All media and artistic practices will be considered.

Zeitgeist Market

As part of our exhibition we are creating a one-day art market. If you have an idea, product, craft or performative engagement that you’d like to sell/exchange in our market please describe your product and/or exchange system. Please make it clear in your proposal that you want to be in the Zeitgeist Market.

HOW TO SUBMIT YOUR Work
DEADLINE: January 15, 2013

Please send the following to: Zeitgeist@queerculturalcenter.org

1. Please send visual documentation of previous work or work in progress. You may submit 2 to 5 jpegs, video links to YouTube or Vimeo or web links to images or projects. Please carefully label your images beginning with your last name and image number (example: Lastname_Image1.jpg).

2. Please include a Work Sample list describing each sample. (Title, Date, Medium)

2. If you are submitting a proposal for an installation please submit a detailed description and plan for your project including rough dimensions and any special hardware or rigging requirements.

3. For all other non-traditional media, please submit a proposal no longer that 2 pages with an appropriate work sample that will help the curators understand your idea. Please feel free to contact the exhibition coordinator if you are uncertain about what to submit. Zeitgeist@queerculturalcenter.org

4. A brief resume

5. A brief statement explaining how your work addresses the exhibition’s theme. How does your work reflect or critique the intellectual, ethical and cultural climate of our queer times.

Please send your submission via email to Zeitgeist@queerculturalcenter .org

Our Mailing Address is:

Queer Cultural Center (Qcc)
c/o African American Art and Culture Complex
762 Fulton Street
San Francisco, CA 94102

Note: Arrangements and expenses for shipping/delivery/retrieval are the responsibility of the artist. All non-installation must arrive/be delivered “ready to hang.” Artworks are insured by the gallery from the time they enter the gallery until they leave.

Big Queer Art Show! ReMix: ReFraming Appropriation at SOMArts – QCC’s 15th Anniversary

It’s Big. It’s Queer. It’s Arty as All Get Out. It’s ReMix: Reframing Appropriation at SOMArts Gallery, and it’s opening Friday and running through June.

Join the Queer Cultural Center in a Reunion of 15 years of visual arts programs housed at SOMArts!  There will, of course, be libations to take us into the next 15 years and special recognition of those who have participated in exhibitions from FACE (1998) to QIY (2011) and the curators, funders and supporting organizations that made these shows happen!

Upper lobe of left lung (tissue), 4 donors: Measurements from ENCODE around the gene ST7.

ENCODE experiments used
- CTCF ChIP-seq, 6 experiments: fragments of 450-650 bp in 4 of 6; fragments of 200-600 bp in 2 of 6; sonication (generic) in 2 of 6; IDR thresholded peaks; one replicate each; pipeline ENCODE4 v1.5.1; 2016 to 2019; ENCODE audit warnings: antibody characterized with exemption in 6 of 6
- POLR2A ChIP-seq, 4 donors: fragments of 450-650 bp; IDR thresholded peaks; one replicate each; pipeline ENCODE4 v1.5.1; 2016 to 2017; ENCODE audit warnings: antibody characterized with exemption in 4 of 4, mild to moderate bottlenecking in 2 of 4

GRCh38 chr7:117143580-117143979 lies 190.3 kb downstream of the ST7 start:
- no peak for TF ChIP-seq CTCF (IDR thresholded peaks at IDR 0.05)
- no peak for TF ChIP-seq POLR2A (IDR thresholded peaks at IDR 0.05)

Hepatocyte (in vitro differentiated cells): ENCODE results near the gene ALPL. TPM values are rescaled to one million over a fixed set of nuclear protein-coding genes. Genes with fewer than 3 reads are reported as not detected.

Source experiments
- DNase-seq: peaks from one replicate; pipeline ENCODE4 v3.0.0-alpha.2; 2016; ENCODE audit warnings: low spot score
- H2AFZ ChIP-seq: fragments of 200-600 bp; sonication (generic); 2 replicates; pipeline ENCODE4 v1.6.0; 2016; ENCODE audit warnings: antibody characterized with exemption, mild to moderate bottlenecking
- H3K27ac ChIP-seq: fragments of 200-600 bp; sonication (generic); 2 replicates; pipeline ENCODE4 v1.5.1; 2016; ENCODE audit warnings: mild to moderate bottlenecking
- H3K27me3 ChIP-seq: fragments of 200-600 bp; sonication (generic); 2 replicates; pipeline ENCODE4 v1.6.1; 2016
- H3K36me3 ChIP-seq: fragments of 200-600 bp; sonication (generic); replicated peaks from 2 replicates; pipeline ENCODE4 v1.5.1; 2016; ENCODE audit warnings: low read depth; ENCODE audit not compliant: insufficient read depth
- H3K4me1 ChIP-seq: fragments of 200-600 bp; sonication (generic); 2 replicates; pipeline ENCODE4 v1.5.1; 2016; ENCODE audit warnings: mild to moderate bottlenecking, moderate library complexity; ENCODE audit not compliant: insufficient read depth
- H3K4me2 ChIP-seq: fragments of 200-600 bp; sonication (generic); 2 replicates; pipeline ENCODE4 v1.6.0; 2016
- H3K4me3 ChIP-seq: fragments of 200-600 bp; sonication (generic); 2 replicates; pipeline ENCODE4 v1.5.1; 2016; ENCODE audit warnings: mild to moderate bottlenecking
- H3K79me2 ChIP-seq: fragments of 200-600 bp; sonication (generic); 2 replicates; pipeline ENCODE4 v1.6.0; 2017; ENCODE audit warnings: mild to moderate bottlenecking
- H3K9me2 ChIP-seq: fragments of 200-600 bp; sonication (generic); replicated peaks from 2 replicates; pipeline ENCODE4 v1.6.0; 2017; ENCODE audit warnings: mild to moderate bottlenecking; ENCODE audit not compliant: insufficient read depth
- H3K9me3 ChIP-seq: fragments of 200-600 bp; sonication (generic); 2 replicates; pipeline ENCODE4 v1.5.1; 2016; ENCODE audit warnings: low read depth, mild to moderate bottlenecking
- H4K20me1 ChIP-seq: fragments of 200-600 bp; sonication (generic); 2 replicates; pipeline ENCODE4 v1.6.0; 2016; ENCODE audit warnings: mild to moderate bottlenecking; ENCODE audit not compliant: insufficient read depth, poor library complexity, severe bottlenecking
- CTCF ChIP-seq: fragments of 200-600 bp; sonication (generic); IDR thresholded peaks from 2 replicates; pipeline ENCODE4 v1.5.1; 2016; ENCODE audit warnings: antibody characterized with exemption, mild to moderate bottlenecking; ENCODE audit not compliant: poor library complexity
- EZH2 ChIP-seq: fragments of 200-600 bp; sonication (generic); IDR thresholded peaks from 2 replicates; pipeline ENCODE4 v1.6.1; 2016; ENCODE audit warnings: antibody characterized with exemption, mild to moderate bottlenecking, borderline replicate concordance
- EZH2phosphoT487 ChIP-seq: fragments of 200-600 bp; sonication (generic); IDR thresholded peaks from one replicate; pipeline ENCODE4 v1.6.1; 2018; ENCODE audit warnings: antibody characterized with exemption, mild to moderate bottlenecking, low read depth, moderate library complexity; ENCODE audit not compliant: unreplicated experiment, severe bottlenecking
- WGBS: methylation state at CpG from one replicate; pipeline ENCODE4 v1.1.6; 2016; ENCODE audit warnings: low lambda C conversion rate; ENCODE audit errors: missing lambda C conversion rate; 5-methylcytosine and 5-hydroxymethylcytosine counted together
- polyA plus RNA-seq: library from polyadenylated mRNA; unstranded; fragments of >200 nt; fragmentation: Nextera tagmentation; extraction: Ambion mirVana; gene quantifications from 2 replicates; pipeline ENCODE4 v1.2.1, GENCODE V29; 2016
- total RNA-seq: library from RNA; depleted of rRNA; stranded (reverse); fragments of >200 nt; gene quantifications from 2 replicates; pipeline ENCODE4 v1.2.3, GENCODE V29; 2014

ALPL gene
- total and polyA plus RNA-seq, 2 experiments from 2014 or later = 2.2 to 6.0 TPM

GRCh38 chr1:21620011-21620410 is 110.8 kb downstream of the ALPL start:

Wear your best outfits, pick up your nametags at the door and come back to SOMArts for a fabulous Visual Arts Reunion!

ReMix: ReFraming Appropriation mines 15 years of National Queer Arts Festival exhibitions towards understanding the centrality of the act of appropriation for queer art of the recent past.  Using appropriation as its lens, it sifts through all the art exhibited over the last 15 years, selecting those works for redisplay that map the parameters of queer appropriation as it has evolved through to today.

Curated by Jonathan D. Katz, former Board Member and one of the first curators of the National Queer Arts Festival, ReMix: ReFraming Appropriation in essence appropriates years of appropriations in order to both articulate and enact how queer politics so often turns on making familiar images and ideas ventriloquize new politics, new identities, and new utopias. This show revisits some of the many powerful works exhibited since the inception of the National Queer Arts Festival 15 years ago and remixes them in an effort to isolate a key theme of queer art making since at least the 1990s: appropriation. Appropriation—taking over of an extant cultural form to make it speak in a new voice—has long been a queer strategy. It’s a way of remaking dominant culture from within, as queers often do; most of us were born of a straight world, yet found a way to carve out meanings that spoke to us even if they were not intended by the larger culture. Notably, the exhibition is itself an example of the phenomenon it investigates, for it appropriates previous exhibitions–and curatorial visions–to new effect, allowing these varied works, all previously seen, to return in a new form, with new meanings. It queers the queer.